Sucker Hole

by Kate Gaskin

Kate Gaskin

In the afternoons, thunderheads
spooled in from the sea. You used to joke

that from your office window
on base there was nothing but framed

clear sky, blue as the deep end of a pool,
but on the flight line suddenly you were curtained

in by storms, fooled, once again, by a Florida
sucker hole. Each spring I watched dewberries

unwind in our backyard, counted wild
shiso, wood sorrel, and chickweed too. You

resurrected the gardenia bush by the pergola
with just a bit of pruning, but I could lose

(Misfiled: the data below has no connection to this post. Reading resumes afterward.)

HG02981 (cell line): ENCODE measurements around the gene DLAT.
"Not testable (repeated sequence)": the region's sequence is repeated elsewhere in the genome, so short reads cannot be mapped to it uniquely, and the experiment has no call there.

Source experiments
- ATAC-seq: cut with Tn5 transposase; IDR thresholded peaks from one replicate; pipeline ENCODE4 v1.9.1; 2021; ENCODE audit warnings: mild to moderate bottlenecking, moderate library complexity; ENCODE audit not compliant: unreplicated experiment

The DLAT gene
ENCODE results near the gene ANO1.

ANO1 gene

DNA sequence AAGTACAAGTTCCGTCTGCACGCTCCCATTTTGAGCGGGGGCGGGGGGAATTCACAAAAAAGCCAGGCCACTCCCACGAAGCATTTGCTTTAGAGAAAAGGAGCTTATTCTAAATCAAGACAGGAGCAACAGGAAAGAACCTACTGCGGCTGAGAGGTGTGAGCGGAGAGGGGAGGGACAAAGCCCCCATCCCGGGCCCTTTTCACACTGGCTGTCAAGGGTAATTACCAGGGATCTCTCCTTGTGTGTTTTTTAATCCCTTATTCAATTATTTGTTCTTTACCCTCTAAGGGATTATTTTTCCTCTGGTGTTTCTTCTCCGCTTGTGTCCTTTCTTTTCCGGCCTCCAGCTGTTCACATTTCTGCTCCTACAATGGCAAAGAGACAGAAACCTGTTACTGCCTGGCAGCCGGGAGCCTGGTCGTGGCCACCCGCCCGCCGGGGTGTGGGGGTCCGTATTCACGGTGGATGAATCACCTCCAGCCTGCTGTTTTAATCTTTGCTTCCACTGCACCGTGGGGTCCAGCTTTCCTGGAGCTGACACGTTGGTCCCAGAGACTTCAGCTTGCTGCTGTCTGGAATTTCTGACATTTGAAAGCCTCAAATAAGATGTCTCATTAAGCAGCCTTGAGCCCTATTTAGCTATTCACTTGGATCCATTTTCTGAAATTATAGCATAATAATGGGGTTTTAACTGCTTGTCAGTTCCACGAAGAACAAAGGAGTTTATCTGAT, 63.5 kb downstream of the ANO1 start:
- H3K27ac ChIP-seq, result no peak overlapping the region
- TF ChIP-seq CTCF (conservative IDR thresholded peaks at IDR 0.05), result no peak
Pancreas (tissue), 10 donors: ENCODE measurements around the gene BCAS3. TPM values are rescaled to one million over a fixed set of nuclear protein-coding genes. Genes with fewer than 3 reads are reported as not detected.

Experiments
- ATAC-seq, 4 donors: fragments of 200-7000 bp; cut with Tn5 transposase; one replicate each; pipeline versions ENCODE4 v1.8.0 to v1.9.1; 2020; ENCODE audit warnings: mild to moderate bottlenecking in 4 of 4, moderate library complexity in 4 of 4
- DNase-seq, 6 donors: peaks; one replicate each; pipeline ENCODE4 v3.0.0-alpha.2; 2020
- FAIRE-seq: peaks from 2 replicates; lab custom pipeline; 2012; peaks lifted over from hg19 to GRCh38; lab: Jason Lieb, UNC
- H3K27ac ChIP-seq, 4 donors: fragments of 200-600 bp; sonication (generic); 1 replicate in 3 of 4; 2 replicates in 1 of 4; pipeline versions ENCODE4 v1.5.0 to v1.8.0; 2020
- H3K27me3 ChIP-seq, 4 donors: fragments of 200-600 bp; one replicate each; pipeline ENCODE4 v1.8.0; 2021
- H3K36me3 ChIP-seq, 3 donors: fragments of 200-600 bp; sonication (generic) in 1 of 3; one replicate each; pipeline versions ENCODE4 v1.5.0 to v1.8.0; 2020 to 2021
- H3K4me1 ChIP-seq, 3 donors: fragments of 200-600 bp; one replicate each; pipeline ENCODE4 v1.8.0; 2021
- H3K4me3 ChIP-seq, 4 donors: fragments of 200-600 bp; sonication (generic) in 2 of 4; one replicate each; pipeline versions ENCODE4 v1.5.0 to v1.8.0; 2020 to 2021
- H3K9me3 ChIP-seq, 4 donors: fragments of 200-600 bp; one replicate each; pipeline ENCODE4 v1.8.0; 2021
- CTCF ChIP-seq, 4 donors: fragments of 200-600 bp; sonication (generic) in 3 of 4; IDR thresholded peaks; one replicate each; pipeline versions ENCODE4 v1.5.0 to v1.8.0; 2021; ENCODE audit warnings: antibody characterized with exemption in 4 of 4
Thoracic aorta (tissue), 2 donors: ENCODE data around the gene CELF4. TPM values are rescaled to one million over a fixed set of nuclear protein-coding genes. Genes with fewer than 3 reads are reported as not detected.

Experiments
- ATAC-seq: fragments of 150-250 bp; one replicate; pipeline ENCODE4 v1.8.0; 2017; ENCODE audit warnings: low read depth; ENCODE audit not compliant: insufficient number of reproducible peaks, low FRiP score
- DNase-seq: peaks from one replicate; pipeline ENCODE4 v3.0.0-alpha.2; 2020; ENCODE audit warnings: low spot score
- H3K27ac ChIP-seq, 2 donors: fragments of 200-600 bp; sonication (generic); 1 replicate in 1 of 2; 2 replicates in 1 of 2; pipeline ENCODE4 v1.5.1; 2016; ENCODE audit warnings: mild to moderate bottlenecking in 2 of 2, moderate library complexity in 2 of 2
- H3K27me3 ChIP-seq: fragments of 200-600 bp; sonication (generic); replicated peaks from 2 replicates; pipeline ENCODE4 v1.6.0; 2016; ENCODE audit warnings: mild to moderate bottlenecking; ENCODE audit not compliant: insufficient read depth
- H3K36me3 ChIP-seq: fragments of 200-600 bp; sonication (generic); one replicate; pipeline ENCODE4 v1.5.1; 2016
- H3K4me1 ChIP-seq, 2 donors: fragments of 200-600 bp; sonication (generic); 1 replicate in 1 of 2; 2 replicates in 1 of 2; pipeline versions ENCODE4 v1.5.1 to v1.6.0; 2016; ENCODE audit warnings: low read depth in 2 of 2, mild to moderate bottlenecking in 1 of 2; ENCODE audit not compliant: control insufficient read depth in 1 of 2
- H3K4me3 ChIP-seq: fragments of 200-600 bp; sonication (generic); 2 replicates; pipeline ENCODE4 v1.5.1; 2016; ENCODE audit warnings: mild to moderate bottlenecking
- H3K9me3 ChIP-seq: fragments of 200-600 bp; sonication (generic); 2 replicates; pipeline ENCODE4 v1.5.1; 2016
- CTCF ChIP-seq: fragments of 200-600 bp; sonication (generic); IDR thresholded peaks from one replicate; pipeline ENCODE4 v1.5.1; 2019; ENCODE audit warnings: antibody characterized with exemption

any planned thing to neglect, accidentally forget
a whole garden of tomatoes and crookneck

squash, the basil gone sour at the throat
of each leaf. Still, when our backyard

offered us wild berries in a brief
window of splendor, I took them. I watched

the clouds pile against the planes over the bay,
and each day you always came home.

Last updated May 12, 2019